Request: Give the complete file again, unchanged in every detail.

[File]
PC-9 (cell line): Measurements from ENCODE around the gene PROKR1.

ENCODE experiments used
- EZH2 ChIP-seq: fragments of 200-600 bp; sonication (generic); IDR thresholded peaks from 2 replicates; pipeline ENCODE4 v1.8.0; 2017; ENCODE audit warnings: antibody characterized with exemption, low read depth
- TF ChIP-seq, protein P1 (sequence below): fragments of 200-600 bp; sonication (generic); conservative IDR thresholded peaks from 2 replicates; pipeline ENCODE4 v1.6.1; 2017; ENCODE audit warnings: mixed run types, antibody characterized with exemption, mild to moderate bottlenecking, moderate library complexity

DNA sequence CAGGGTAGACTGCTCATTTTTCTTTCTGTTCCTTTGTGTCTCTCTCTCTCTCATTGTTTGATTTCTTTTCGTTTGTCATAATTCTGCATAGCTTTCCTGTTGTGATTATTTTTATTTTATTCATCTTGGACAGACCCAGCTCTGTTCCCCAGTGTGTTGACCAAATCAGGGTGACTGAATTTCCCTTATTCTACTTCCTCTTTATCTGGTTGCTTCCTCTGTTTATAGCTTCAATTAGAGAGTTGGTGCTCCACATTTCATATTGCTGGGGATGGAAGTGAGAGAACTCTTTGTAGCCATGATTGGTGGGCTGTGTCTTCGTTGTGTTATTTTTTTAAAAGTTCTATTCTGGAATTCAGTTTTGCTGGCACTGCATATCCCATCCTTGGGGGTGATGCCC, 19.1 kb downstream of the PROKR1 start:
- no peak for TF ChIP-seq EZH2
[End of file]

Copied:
PC-9 (cell line): Measurements from ENCODE around the gene PROKR1.

ENCODE experiments used
- EZH2 ChIP-seq: fragments of 200-600 bp; sonication (generic); IDR thresholded peaks from 2 replicates; pipeline ENCODE4 v1.8.0; 2017; ENCODE audit warnings: antibody characterized with exemption, low read depth
- TF ChIP-seq, protein P1 (sequence below): fragments of 200-600 bp; sonication (generic); conservative IDR thresholded peaks from 2 replicates; pipeline ENCODE4 v1.6.1; 2017; ENCODE audit warnings: mixed run types, antibody characterized with exemption, mild to moderate bottlenecking, moderate library complexity

DNA sequence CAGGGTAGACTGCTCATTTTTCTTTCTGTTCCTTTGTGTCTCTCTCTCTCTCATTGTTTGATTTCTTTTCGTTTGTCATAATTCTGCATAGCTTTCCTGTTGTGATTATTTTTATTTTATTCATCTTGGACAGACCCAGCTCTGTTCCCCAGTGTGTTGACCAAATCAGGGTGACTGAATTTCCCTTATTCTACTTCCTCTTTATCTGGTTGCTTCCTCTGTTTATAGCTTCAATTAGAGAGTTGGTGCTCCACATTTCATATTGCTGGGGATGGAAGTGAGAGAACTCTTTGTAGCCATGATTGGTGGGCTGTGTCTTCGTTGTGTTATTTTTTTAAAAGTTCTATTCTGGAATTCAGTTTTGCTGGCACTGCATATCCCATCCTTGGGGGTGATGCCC, 19.1 kb downstream of the PROKR1 start:
- no peak for TF ChIP-seq EZH2